Butterfly Garden Scarf

It’s gotten cold outside! That means time to break out the yarn and hooks, right? Well, most of mine from … whenever it was I last took the time to pick up a hook … is currently inaccessible in the shed (something I fully intend to rectify), but a couple of skeins of my favorite worsted weight yarn and a hook later, I’m in business! I bought Caron Simply Soft in Country Blue and an aluminum Boye hook, size H, and got down to hooking. I started by trying to do a scarf with mock cables, but found the pattern to be confusing. I couldn’t figure out if I was supposed to pull everything together with the rows of single crochet, or nothing, or part of it … after a frustrating evening and half of the next day, I decided I’d start with something simpler and maybe come back to that pattern.

So I found a pattern by Suzie and got to work! The butterfly detail was nicely feminine on an otherwise basic scarf. The only problem is the annoyingly uneven edges. I’m sure there’s a way to correct that “properly,” but even though I haven’t lost too much in the way of speed over my long period of crochet inactivity, I still don’t have the patience to “fix” things like that. Besides, I’m pretty sure the answer is blocking, and I hate blocking. Irons and I just don’t get along … mostly because it seems like I always manage to have access to one with a little snag on it. I should probably just buy a new one (and an ironing board), but that’s much, much lower on the list than … say … diapers and pajamas and Christmas presents.

But yes, the edges were less than satisfactory. I’d already been planning on adding a fringe. I love fringes. But those weren’t the messy edges! But it was easily fixed by doing some edging. I chained once, turned onto the long side, and proceeded to tidily single crochet down the side. It was quite refreshing not to be counting to seventeen anymore.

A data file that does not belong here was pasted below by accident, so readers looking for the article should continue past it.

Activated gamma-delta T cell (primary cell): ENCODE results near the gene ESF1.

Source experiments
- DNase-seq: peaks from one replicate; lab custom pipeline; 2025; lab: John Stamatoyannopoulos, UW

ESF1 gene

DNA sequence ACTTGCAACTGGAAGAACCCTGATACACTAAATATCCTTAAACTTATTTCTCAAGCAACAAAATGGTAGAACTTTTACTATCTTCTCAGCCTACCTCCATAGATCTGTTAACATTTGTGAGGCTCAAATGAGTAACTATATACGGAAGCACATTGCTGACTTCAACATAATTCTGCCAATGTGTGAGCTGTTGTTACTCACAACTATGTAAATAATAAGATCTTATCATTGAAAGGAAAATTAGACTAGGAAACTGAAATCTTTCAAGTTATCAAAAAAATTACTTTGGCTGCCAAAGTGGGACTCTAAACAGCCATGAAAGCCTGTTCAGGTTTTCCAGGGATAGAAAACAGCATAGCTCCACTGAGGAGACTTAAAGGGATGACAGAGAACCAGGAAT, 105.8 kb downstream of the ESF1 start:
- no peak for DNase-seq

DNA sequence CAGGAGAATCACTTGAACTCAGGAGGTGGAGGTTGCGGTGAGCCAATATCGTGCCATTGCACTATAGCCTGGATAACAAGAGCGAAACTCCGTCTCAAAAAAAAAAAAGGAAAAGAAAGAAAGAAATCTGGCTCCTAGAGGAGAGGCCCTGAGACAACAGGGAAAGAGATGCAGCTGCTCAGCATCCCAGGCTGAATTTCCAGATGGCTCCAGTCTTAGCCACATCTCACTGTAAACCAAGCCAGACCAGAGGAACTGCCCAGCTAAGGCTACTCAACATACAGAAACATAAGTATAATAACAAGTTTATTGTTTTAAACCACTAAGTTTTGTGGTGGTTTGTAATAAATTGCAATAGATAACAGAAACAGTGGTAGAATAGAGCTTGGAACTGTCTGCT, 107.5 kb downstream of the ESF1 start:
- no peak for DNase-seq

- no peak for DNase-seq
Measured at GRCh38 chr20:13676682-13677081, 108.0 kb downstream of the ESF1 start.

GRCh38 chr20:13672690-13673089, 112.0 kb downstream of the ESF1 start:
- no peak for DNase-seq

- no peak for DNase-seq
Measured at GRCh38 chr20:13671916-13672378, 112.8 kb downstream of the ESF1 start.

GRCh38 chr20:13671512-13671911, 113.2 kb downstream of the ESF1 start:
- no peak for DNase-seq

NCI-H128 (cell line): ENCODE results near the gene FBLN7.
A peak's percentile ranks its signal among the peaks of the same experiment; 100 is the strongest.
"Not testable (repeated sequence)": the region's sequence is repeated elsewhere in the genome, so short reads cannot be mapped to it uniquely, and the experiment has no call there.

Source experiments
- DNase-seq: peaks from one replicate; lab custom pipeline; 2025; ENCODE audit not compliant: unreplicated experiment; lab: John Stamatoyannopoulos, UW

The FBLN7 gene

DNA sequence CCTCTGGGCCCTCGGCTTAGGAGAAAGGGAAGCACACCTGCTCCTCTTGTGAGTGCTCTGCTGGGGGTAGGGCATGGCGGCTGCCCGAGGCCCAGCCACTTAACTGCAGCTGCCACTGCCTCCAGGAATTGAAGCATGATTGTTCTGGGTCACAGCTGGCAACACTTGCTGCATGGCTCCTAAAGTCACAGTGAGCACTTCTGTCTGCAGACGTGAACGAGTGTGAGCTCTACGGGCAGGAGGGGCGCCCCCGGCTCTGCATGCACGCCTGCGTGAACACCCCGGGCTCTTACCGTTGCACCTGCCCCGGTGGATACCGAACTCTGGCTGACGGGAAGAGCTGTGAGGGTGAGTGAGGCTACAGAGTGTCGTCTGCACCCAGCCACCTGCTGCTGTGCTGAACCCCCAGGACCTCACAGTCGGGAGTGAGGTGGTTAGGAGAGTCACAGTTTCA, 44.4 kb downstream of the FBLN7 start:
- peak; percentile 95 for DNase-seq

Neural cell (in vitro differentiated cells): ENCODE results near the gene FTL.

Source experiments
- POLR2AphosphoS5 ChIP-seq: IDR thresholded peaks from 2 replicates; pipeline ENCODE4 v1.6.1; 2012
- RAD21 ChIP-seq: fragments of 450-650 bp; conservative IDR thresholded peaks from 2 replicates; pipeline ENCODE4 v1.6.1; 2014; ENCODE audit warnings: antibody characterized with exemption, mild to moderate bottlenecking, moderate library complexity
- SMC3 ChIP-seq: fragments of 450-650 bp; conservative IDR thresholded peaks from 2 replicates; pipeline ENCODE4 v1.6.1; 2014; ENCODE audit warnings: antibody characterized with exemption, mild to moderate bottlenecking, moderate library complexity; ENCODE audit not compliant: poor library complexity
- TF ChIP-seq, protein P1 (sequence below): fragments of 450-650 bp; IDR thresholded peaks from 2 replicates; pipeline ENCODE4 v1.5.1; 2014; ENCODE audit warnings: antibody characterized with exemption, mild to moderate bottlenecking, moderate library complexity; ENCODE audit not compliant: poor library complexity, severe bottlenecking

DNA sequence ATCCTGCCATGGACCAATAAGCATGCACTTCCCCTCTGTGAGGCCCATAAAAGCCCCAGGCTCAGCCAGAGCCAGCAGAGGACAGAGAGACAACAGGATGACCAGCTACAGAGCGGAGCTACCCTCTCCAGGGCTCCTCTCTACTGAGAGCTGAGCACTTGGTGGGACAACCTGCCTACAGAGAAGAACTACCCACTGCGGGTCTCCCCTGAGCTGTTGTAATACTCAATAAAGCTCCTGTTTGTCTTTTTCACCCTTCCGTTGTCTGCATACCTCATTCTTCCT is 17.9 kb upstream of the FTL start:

butterfly garden scarf

Once I’d finished the first side I did a chain fringe by chaining twenty, single crocheting once to the end of the scarf, and then repeating that until I had the entire end fringed. This gave me eighteen loops, which is a quite pretty fringe! As I proceeded edging down the other side, I wove in the original tail. At the other end once I’d finished the fringe, I finished it with a slip stitch and wove in the tail.

And voila! One decently feminine scarf in a nice shade of blue. The ball is what is left of the skein of yarn I used for it, so maybe you can guess how much yarn the scarf used. Maybe 2-3 ounces?

My next project? Mittens for my son. He even said please when I asked if he wanted me to make him some.

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1 Comment »

  1. Melissa said

    It looks lovely, chica!

    …Are you on Ravelry? Look me up if you are!

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